Zoe Saldana: Growing up in the DR, they told me I was too skinny.
Actress and dancer Zoe Saldana best known for her roles in “Colombiana”, “Avatar” and the “Star Trek” franchise films opens up about growing up in a multicultural home and how it has molded her into who she is. Born in the Dominican Republic and raised in New York City, taught Zoe to accept her natural beauty. Peep the excerpts below.
On growing up in a multicultural home:
There are so many advantages growing up in a multicultural home, but there are also disadvantages. I know that a lot of people who grow up in multicultural homes can sometimes feel a little divided, like they’re in between two different worlds, and they don’t know how to be.
I think that you have to embrace where you’re at and take the best out of every world that you’re a part of. You can’t feel that you’re letting someone down or letting your community down. America is a melting pot of beautiful cultures, and I think it’s great to honor the people who come here and start their families. But I also think those people should honor the children that they’re having here and allow them to be American. My mom was great at doing that. After we moved back to America when I was a teenager, she never made us feel that we had to be Dominican in order for us to be okay; but she also never deprived us of her Dominican heritage in order for us to be ‘full Americans.’ She always let us know that there are bonuses to being multicultural because it just means that you have more ways of finding yourself.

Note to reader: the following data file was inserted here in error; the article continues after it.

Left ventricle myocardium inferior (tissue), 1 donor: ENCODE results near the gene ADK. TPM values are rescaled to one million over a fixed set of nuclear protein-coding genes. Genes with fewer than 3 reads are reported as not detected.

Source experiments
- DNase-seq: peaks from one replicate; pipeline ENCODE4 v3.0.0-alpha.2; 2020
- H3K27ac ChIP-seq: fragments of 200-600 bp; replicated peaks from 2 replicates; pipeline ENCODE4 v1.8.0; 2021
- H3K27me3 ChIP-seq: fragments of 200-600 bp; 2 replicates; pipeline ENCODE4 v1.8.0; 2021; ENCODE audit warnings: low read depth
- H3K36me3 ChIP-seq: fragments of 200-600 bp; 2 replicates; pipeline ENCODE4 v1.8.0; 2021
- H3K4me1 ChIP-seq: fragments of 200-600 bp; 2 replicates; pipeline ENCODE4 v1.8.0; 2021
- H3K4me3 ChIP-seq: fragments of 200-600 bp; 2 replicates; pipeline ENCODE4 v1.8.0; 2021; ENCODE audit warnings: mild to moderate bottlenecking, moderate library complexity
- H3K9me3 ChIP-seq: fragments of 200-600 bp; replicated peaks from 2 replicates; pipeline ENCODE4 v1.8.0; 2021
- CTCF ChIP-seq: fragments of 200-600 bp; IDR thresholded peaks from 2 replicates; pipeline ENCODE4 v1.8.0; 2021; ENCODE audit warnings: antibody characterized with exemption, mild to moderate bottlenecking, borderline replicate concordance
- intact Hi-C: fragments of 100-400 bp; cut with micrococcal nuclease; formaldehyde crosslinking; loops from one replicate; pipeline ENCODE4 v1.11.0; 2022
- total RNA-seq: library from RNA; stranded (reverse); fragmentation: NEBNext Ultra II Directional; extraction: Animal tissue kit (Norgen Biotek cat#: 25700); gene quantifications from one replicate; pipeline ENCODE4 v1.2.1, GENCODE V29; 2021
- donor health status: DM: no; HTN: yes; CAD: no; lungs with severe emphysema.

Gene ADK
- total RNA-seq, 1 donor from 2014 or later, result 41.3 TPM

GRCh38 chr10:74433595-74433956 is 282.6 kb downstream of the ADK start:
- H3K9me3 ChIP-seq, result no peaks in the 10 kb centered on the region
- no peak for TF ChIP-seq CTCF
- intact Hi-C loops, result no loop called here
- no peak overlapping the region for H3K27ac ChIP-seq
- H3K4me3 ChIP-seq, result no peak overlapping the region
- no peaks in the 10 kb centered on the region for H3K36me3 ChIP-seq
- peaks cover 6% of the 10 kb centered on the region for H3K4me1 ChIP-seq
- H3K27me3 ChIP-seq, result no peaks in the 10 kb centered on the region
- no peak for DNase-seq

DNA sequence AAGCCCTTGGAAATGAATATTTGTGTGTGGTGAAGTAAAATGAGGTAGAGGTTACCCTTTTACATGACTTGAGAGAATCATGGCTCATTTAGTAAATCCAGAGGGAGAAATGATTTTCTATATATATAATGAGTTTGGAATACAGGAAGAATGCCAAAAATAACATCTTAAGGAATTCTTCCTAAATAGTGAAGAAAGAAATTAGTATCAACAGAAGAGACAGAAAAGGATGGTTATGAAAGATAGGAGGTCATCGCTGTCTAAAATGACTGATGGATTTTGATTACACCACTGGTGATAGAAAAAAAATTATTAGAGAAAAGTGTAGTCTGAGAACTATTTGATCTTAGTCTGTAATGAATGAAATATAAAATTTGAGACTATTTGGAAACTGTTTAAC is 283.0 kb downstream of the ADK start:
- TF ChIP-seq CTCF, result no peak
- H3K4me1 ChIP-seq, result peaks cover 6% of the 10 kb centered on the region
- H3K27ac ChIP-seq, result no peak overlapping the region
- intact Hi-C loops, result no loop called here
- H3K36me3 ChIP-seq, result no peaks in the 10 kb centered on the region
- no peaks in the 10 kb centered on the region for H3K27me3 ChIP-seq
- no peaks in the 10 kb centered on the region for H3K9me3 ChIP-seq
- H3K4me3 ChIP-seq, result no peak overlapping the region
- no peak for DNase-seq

On the different beauty standards in America and Dominican Republic:
The beauty standards are so different. When I was in the Dominican Republic, I was too skinny. Because there, women are more accepted as full and curvaceous. I felt pressure to look that way. People would say, ‘Eat more; you’re too skinny,’ or they would pressure my mom and say, ‘She’s sick; she’s sick. Look how skinny she is.’ But my mom was always like, ‘Let her be. Let her be her own person.’ But I do like that I was exposed to that kind of beauty, because then coming back to New York, and choosing a career in ballet and then acting, those standards are drastically different. They’re also very imbalanced. But both of these standards shaped my approach to beauty.
In the Dominican Republic, women were accepting of their curves and shapes and the color of their skin and the texture of their hair. So by the time I was a young adult in America and I was encouraged to modify myself in ways that I didn’t feel comfortable with, I had that to fall back on.
On the importance of being healthy and “dieting” vs. “lifestyle”:
Nutrition is super important in my life. It always has been. These days, I’m really heavy into having a green juice in the morning because it’s hard for me to have a balanced meal sometimes as a working mom. I’m a professional; I’m working all the time. I want to make sure that I get my greens in, so I do that every day, and it helps me a great deal. But I try to be balanced. I don’t like hearing, ‘Oh, I’m doing this diet, or I’m doing that diet.’ I like when people use words like ‘my lifestyle.’
When we use the word ‘diet,’ we’re preparing ourselves for a big sacrifice that we know, the older we get, we’re going to be too weak to fulfill. We just end up crashing and defeating ourselves. So I like telling myself that I’m not doing a diet, that this is my lifestyle, and I’m choosing to have a balanced meal. I don’t like having zero carbs or all protein. I like getting all the nutrition that my body needs so that it can heal itself naturally.